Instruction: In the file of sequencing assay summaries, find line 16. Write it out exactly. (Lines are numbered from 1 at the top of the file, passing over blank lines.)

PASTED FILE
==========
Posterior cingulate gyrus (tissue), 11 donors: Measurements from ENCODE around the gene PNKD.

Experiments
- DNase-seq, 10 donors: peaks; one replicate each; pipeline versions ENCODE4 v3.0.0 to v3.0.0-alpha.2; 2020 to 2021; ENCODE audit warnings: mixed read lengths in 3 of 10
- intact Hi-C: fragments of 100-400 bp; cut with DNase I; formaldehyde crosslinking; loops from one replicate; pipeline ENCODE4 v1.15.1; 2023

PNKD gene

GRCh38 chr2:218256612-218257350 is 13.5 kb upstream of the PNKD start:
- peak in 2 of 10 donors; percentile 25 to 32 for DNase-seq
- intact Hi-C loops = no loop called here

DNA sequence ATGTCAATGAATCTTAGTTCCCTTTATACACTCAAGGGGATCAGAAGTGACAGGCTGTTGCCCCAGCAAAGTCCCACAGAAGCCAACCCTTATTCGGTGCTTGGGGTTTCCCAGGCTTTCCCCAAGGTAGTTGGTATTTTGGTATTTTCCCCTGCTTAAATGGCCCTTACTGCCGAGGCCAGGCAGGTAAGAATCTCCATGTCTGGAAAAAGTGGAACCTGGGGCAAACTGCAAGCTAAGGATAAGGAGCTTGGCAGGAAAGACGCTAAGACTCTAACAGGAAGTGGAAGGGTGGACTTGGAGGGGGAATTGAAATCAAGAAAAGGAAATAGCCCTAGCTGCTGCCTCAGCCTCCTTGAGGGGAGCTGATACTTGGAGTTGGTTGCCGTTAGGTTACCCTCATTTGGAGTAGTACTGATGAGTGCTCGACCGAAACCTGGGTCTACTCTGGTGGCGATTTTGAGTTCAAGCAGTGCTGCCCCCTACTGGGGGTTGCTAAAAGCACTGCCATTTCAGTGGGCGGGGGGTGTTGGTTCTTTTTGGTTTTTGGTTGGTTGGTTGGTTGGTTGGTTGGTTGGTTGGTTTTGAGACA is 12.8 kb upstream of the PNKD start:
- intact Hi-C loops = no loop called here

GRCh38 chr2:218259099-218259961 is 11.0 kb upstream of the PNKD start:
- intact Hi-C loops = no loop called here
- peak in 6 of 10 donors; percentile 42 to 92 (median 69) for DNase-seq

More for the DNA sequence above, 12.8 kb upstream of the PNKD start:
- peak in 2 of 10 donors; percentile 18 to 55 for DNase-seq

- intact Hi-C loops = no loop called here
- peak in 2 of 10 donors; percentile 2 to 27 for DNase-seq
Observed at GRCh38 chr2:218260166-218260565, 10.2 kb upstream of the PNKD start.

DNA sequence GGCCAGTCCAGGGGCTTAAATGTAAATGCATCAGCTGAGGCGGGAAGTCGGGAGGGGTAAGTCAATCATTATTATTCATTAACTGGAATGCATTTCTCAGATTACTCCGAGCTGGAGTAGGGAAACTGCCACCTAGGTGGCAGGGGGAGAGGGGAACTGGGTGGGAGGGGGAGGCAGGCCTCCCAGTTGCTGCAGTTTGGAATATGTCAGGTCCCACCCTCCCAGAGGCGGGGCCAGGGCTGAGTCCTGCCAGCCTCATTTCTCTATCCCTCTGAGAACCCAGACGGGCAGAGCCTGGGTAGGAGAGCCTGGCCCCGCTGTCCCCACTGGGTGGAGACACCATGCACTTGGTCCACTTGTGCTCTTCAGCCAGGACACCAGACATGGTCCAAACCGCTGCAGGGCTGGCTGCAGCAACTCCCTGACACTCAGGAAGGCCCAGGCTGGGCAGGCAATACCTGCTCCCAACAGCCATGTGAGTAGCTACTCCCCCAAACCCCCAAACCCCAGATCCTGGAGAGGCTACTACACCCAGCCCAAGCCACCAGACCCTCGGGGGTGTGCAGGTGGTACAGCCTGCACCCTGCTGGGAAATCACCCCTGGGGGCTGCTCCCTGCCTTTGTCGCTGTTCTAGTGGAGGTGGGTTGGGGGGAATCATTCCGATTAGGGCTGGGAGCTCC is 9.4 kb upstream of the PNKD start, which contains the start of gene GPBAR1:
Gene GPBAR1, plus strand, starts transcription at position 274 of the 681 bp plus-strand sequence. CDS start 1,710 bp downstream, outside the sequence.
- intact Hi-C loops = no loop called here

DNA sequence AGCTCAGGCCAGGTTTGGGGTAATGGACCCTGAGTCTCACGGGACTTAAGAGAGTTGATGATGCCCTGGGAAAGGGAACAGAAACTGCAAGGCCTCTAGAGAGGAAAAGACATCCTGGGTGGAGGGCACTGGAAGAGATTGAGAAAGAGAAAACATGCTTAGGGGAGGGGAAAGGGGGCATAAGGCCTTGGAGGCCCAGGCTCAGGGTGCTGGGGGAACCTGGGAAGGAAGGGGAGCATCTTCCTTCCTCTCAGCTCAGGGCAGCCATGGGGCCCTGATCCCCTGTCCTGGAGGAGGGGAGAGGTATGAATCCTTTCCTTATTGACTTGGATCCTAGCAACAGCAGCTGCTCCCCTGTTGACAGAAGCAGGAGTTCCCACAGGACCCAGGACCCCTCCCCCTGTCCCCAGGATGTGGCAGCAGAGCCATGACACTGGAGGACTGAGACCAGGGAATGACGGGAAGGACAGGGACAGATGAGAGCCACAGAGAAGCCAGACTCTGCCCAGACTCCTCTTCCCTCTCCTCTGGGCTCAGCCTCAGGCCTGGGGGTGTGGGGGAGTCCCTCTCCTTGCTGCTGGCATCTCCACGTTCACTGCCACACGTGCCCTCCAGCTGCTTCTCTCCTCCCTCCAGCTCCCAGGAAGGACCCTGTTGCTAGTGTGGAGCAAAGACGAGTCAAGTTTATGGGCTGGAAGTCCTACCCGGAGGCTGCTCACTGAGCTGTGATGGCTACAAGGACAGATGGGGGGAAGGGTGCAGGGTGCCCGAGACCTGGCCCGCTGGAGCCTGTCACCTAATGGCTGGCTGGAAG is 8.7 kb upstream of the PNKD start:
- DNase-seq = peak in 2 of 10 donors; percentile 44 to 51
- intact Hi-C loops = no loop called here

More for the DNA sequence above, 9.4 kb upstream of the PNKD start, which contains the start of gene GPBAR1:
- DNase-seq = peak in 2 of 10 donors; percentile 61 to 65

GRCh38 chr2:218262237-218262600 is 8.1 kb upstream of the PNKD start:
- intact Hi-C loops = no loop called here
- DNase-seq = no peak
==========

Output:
- intact Hi-C loops = no loop called here